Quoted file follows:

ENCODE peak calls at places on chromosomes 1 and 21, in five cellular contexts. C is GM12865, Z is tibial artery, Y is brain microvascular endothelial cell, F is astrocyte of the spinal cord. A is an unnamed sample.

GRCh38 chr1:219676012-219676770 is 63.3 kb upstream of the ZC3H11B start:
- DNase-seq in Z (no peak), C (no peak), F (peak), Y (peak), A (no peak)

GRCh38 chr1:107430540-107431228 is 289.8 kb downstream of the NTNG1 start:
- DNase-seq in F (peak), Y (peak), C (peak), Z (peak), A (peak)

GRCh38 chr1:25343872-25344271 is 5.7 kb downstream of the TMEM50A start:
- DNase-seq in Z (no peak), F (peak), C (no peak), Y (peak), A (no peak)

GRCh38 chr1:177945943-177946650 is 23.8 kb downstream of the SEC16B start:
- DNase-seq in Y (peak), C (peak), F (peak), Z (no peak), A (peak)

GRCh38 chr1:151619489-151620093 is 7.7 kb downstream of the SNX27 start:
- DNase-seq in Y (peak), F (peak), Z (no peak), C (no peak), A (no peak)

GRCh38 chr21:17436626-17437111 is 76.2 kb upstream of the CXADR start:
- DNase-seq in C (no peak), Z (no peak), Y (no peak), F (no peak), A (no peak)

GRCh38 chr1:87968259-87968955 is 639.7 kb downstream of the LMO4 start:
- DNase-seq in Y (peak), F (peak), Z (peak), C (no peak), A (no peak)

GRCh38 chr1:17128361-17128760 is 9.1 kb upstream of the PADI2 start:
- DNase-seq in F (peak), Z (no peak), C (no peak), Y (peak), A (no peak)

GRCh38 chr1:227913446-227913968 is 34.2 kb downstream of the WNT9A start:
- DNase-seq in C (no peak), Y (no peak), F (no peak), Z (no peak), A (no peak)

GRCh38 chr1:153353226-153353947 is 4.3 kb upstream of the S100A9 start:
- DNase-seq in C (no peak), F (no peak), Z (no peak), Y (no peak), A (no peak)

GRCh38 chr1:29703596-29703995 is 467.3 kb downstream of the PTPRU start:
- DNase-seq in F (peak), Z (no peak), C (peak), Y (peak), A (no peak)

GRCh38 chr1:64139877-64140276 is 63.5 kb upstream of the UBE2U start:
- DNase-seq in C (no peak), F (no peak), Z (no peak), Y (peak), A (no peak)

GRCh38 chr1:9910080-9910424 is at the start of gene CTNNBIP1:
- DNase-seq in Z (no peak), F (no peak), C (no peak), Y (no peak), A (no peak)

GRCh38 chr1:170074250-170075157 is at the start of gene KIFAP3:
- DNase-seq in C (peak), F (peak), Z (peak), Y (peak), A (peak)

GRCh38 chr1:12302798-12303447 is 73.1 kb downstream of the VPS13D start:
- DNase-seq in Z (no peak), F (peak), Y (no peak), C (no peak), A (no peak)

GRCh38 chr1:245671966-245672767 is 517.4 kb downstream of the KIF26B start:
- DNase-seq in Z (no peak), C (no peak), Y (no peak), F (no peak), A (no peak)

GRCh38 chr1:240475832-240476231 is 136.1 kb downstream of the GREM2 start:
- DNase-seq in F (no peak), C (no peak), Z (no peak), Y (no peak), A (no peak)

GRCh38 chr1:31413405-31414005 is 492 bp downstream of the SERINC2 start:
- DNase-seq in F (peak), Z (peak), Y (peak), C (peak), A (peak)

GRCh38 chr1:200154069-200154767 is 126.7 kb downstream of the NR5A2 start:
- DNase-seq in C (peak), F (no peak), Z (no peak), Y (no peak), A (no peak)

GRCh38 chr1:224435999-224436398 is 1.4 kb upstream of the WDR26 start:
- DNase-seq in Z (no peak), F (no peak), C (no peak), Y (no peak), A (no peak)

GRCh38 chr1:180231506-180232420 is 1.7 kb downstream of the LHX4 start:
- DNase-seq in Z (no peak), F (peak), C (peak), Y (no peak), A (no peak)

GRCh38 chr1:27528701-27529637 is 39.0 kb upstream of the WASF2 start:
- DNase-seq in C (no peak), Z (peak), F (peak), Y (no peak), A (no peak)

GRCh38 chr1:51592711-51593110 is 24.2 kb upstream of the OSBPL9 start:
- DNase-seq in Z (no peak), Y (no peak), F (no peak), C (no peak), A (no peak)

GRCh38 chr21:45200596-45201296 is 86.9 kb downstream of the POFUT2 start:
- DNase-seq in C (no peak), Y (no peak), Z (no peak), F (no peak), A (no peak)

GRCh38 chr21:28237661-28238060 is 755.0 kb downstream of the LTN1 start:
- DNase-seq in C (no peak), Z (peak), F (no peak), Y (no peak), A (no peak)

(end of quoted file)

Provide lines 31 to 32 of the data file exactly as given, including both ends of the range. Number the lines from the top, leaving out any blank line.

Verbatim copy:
- DNase-seq in Z (no peak), F (peak), Y (no peak), C (no peak), A (no peak)

GRCh38 chr1:245671966-245672767 is 517.4 kb downstream of the KIF26B start: